Some of the most picturesque and pleasant trail rides feature water crossings. But while enjoying the beauty of streams and rivers, take precautions to protect not only your safety, but also your access to treasured trails in the future. Here are five expert guidelines.
The highest priority of any equestrian is the safety of the rider and horse. But when approaching a body of water on the trail, how do you determine where it’s safe to cross?
According to Jan Hancock, an equestrian facilities and trails consultant with Hancock Resources, LLC, in Phoenix, Arizona, there’s much more to consider than just avoiding those obviously deep, muddy areas.
“Some streams and rivers actually have quicksand that can be very dangerous,” she notes. “Quicksand can even travel to different water locations that were previously thought of as safe.”
Many riders don't realize that simply riding along the bank parallel to a stream or river while looking for a suitable crossing can be dangerous.
“Moving water can wash out underneath the trail itself,” says Hancock. “A hiker’s weight won’t collapse the trail surface, but it can certainly cave in under the weight of a horse. These collapsed areas often have tree roots that make it very difficult for a horse to climb out of a sunken trail area.”
Save the Banks
Besides safety concerns, Mike Riter of Trail Design Specialists in Danielsville, Georgia, notes that when you make careless or poor choices in where to cross water, you may be making a more damaging impact than you realize.
Such damage can even cause restricted trail access for horses in the future.
“Damage from horses is the number-one issue with most land agencies in regard to water crossings for equestrians,” Riter explains. “It’s very important that we, as users, not create situations that are harmful to the environment.
“Most siltation (water pollution from particulate silt) issues related to crossings don’t come from the bottom itself, but from the banks on either side,” he notes.
“Horses loosen up the soil as they move down and up the banks, and then rain runoff washes that material into the water, causing downstream siltation which can have a disastrous effect on riparian zones by covering amphibian eggs (causing them not to hatch) and choke out plants that feed aquatic species.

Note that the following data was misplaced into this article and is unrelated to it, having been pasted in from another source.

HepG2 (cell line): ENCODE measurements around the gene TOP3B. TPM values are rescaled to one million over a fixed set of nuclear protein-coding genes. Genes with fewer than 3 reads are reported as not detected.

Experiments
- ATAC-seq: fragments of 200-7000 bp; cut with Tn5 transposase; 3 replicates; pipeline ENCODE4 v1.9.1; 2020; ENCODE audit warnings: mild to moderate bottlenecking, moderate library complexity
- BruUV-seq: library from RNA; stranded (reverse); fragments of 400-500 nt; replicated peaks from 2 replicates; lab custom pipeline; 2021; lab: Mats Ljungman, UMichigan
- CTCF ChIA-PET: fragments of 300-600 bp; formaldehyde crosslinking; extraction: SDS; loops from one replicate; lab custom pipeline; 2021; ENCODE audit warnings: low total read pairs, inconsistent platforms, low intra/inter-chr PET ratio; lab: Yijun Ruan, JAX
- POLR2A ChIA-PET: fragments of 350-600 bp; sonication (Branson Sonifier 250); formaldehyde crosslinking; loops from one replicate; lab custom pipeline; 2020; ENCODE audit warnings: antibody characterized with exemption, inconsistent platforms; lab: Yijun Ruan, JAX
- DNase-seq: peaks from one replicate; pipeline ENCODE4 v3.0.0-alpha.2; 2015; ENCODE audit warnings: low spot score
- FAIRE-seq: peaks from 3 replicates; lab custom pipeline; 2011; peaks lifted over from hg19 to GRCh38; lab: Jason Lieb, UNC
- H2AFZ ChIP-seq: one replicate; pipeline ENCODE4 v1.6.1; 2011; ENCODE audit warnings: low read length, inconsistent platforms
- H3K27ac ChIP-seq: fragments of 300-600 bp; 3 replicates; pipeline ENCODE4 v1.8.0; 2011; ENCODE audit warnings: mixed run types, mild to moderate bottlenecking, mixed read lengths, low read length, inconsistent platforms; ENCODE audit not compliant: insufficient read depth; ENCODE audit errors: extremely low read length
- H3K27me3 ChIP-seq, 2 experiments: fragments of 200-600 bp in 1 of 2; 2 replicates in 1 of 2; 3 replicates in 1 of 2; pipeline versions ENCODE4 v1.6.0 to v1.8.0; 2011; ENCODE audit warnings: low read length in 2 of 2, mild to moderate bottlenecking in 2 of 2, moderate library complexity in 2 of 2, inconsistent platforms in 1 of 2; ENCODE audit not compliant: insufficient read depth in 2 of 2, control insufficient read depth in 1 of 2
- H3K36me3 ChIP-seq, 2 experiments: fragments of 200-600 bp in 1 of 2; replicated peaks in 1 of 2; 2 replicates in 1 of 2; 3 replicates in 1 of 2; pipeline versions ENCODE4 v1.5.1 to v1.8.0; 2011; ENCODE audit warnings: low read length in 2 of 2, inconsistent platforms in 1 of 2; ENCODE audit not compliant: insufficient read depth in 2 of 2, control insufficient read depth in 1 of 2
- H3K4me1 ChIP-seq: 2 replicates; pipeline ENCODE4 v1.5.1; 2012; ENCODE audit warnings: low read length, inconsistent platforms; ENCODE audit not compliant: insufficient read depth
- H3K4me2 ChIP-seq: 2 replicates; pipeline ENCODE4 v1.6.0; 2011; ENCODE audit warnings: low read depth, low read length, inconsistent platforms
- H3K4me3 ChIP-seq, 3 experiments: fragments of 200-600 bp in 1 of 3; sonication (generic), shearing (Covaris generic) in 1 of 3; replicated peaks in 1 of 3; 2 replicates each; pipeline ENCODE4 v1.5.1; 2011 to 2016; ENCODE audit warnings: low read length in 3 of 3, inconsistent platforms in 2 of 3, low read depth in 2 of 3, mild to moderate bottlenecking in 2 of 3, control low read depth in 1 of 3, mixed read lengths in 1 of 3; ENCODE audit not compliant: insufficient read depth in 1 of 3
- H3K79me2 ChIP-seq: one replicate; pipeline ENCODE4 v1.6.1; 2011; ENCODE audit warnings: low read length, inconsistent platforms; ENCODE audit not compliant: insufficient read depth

“Riparian zones, which are areas adjacent to or including a body of water, are extremely sensitive to change, so trails and crossings located in them need to be designed and managed carefully to avoid impacting them.”
Hancock agrees. “Sedimentation occurs any time an animal steps in a stream; and prolonged sedimentation can reduce the natural roughness along the streambed, eventually decreasing water depth and causing changes in the water flow, widening of the water channel.”
Cross With Care
Here’s what to look for in a safe, suitable water crossing.
“The best crossings are done on shallow, sloping banks in places the water isn’t undercutting the bank on either side,” notes Riter. “Look for vegetation growing all the way to the water’s edge.”
Contrary to what you might think, fanning out to cross streams in different places isn’t better, as this actually multiplies the damage. All riders should cross in the same safe area and avoid laboring through deep mud, which can injure horses’ legs.
Locate fords in an area where the stream is straight and shallow, ideally with natural rocks and pebbles for soil stability to help prevent horses’ hooves from damaging the crossing’s wet edges.
While some natural rock is good, avoid areas that have exposed sheets of rock, which can be very slippery and cause a fall.
Avoid crossings where the water is deeper than two feet or has a strong current. These conditions can lead to your horse panicking or losing his footing while crossing.
Establish Quality Fords